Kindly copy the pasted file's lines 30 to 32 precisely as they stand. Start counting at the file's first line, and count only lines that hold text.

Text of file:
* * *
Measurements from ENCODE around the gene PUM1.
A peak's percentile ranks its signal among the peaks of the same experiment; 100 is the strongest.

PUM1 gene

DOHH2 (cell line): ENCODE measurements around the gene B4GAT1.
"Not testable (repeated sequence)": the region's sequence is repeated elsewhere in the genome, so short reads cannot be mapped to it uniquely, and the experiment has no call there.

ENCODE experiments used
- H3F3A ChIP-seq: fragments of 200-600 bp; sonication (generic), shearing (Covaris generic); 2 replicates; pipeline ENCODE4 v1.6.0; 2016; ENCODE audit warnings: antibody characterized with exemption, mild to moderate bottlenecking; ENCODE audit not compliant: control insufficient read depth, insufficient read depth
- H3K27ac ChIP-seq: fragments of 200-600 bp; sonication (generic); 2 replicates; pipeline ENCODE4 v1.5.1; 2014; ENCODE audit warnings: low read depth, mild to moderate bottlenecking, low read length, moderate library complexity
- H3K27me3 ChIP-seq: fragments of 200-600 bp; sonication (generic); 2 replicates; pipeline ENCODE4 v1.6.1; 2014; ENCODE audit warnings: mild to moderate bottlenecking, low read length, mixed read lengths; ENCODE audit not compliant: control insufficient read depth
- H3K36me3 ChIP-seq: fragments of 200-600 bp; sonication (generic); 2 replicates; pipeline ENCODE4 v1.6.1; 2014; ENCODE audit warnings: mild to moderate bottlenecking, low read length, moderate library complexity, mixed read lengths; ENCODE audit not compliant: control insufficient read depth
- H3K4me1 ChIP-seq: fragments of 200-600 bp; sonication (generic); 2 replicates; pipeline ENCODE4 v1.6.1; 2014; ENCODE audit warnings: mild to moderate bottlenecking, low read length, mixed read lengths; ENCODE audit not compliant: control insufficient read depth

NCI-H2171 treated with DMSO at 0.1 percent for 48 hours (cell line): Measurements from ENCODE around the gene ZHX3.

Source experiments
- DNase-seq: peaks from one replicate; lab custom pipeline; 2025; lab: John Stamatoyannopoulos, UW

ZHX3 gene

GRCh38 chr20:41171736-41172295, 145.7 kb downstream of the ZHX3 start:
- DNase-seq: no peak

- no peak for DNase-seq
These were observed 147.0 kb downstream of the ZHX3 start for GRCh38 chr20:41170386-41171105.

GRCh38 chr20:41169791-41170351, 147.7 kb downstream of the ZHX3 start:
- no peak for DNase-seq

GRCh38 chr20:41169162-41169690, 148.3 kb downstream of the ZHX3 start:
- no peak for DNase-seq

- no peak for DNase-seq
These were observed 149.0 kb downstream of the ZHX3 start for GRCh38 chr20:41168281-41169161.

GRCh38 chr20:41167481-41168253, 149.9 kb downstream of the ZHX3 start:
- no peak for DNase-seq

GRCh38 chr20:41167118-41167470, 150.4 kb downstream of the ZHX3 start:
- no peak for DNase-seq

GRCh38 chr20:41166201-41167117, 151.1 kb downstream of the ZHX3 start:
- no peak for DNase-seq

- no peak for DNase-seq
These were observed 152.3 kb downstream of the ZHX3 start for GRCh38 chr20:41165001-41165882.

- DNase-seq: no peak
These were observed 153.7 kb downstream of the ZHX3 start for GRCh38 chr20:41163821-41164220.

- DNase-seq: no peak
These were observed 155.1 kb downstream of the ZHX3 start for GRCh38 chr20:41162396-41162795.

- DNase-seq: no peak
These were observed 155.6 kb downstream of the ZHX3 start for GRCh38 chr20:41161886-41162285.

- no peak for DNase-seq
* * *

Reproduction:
GRCh38 chr20:41166201-41167117, 151.1 kb downstream of the ZHX3 start:
- no peak for DNase-seq

- no peak for DNase-seq